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A recurrent trend of this column is discussing the legal ramifications of new means, methods and technologies. We also discuss CPM. So, how may P6 R8 change the legal landscape? 

P6 R8 is the latest release of Oracle Primavera's flagship CPM scheduling software. This product completes the half century and 360° migration from a centralized mainframe to a personal and back to a centralized server.

But there are differences. In the 1960s and 70s, the owner and contractor “shared” the mainframe. Each did not have its own database and each did not have a unique custom algorithm for calculating a schedule from the input pure logic diagram. The CPM calculation was simple, and could be done by hand.  

An owner, with a portfolio of many projects and programs, may choose software and option switches to support its special needs such as continuous (non-interruptible) work assignments and ten hour days, prioritizing for lowest unit cost of production and company standard.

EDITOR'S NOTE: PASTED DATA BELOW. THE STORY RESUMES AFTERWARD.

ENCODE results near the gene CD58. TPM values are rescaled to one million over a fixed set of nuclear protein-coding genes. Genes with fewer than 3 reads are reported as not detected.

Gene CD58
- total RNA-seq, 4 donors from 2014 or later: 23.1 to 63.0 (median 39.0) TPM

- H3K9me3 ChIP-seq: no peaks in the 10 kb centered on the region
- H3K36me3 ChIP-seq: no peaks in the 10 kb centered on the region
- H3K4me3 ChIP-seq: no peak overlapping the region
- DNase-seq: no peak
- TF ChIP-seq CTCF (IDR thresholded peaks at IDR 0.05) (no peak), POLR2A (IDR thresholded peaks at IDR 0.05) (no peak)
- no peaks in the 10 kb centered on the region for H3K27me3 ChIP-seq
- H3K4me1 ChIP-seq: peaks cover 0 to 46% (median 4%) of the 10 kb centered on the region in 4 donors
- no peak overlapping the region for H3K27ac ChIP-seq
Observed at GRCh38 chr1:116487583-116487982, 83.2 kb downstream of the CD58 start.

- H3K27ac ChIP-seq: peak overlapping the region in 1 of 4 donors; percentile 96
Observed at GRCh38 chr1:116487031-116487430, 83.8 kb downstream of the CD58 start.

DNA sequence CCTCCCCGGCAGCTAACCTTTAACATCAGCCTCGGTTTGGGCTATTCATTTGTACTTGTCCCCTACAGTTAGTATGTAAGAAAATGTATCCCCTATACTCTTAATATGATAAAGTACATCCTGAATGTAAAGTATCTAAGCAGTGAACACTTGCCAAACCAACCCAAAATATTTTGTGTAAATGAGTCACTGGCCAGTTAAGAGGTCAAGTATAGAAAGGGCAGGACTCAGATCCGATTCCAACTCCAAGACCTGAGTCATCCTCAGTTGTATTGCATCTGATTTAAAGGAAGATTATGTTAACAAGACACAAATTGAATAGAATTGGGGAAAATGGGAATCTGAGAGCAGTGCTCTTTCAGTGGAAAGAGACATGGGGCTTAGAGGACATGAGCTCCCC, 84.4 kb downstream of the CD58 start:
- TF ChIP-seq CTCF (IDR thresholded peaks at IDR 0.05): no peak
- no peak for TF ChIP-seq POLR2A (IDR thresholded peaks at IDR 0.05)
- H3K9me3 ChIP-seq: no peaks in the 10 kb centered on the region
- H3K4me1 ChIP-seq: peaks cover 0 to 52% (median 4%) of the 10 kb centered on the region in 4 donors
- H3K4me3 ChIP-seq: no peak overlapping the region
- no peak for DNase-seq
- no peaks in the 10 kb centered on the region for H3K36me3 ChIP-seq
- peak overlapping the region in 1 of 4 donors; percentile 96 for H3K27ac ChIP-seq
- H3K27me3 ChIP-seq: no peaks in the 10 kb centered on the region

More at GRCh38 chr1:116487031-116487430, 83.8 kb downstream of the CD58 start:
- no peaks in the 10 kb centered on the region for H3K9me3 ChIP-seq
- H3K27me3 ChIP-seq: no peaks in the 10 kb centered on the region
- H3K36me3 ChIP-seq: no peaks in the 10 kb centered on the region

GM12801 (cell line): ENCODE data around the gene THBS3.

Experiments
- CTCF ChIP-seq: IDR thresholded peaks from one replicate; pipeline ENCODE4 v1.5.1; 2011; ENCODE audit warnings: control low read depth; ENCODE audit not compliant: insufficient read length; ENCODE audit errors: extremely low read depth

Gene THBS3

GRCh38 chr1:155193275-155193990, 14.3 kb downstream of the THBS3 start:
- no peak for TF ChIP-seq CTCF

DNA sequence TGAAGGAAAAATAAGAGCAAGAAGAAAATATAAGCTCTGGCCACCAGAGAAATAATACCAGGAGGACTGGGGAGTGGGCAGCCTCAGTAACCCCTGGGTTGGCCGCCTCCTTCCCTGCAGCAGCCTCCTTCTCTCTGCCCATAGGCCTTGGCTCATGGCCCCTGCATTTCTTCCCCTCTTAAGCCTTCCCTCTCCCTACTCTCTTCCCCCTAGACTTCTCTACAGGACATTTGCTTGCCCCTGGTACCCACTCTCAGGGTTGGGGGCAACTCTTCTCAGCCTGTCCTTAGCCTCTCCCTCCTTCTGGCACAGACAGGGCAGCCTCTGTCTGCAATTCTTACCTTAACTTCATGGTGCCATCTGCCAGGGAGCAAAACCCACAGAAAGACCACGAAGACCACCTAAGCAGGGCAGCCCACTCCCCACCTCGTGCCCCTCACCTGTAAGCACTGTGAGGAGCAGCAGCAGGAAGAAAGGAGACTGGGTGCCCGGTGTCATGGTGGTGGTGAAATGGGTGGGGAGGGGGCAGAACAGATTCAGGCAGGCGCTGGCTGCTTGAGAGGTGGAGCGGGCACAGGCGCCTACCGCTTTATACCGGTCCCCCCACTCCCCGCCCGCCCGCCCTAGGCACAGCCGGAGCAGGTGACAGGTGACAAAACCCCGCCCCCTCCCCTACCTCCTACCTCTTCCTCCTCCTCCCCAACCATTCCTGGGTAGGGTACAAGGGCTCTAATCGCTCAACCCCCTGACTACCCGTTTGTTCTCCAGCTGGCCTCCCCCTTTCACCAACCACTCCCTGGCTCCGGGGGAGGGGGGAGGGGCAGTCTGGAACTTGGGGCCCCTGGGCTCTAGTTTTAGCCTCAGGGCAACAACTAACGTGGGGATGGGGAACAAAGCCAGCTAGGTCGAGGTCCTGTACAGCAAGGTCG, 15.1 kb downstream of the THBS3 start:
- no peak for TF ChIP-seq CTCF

Requiring the contractor to submit a schedule to run under such software settings is not suggesting the owner is directing the contractor to deliberately defer work on any activity until it can be performed continuously (and thus almost certainly delay the project), nor to work more than eight hours per day.

While the calculation algorithm of a specified P6 schedule may be tuned to favor better productivity on any activity over timely completion of the project, we presume the owner still prefers timely completion 

A problem often reported has been that with hundreds of options and switches for tweaking the schedule calculation algorithm, it is unlikely that the contractor and owner P6 software will exactly agree. The question has almost become, "how much divergence is permitted?"

But now, P6 R8 solves this issue. The specification need only require the contractor pay for one or more "named individual" visitor’s licenses, and then log in and prepare, present, and update their schedule on the computer of the owner or its engineer. 

One machine, one algorithm, one result. 

We have previously discussed a trend where contractors prepare and submit a P6 schedule to meet the owner’s spec, but then scheduled work on the site using other means. There is noting wrong with this. The owner gets what it wants – further assurance that the project is progressing and can finish on-time – and the contractor has its own tool to make this happen.  

As far as may go claims, that's the possible topic of another post of this blog.